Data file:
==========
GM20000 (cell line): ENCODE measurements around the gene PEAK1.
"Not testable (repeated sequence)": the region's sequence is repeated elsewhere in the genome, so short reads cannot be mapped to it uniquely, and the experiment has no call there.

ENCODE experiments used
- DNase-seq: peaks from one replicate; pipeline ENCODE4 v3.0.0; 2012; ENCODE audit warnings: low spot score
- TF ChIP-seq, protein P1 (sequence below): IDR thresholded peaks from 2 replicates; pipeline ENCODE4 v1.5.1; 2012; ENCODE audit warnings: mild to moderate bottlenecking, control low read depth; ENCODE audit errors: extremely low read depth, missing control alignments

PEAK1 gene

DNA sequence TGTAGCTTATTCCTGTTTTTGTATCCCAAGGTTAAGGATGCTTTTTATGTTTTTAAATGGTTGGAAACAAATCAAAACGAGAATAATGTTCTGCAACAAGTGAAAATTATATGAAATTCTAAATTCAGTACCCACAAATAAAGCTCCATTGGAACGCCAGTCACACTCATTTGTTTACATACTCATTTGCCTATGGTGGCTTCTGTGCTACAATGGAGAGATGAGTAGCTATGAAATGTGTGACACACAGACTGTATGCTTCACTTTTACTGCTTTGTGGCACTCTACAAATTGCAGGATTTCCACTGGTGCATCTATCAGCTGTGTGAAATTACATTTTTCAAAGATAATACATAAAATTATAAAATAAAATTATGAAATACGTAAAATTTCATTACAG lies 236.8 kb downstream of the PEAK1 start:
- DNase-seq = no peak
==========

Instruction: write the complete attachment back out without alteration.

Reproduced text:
GM20000 (cell line): ENCODE measurements around the gene PEAK1.
"Not testable (repeated sequence)": the region's sequence is repeated elsewhere in the genome, so short reads cannot be mapped to it uniquely, and the experiment has no call there.

ENCODE experiments used
- DNase-seq: peaks from one replicate; pipeline ENCODE4 v3.0.0; 2012; ENCODE audit warnings: low spot score
- TF ChIP-seq, protein P1 (sequence below): IDR thresholded peaks from 2 replicates; pipeline ENCODE4 v1.5.1; 2012; ENCODE audit warnings: mild to moderate bottlenecking, control low read depth; ENCODE audit errors: extremely low read depth, missing control alignments

PEAK1 gene

DNA sequence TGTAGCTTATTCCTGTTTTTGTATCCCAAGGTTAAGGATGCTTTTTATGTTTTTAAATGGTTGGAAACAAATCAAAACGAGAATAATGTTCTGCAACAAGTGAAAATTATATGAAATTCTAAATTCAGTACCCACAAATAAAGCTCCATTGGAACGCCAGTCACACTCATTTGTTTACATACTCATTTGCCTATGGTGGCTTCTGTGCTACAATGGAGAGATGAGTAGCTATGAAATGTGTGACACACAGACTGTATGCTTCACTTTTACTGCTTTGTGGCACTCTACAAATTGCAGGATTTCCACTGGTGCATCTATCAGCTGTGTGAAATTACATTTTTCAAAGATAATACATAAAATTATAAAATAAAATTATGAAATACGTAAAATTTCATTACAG lies 236.8 kb downstream of the PEAK1 start:
- DNase-seq = no peak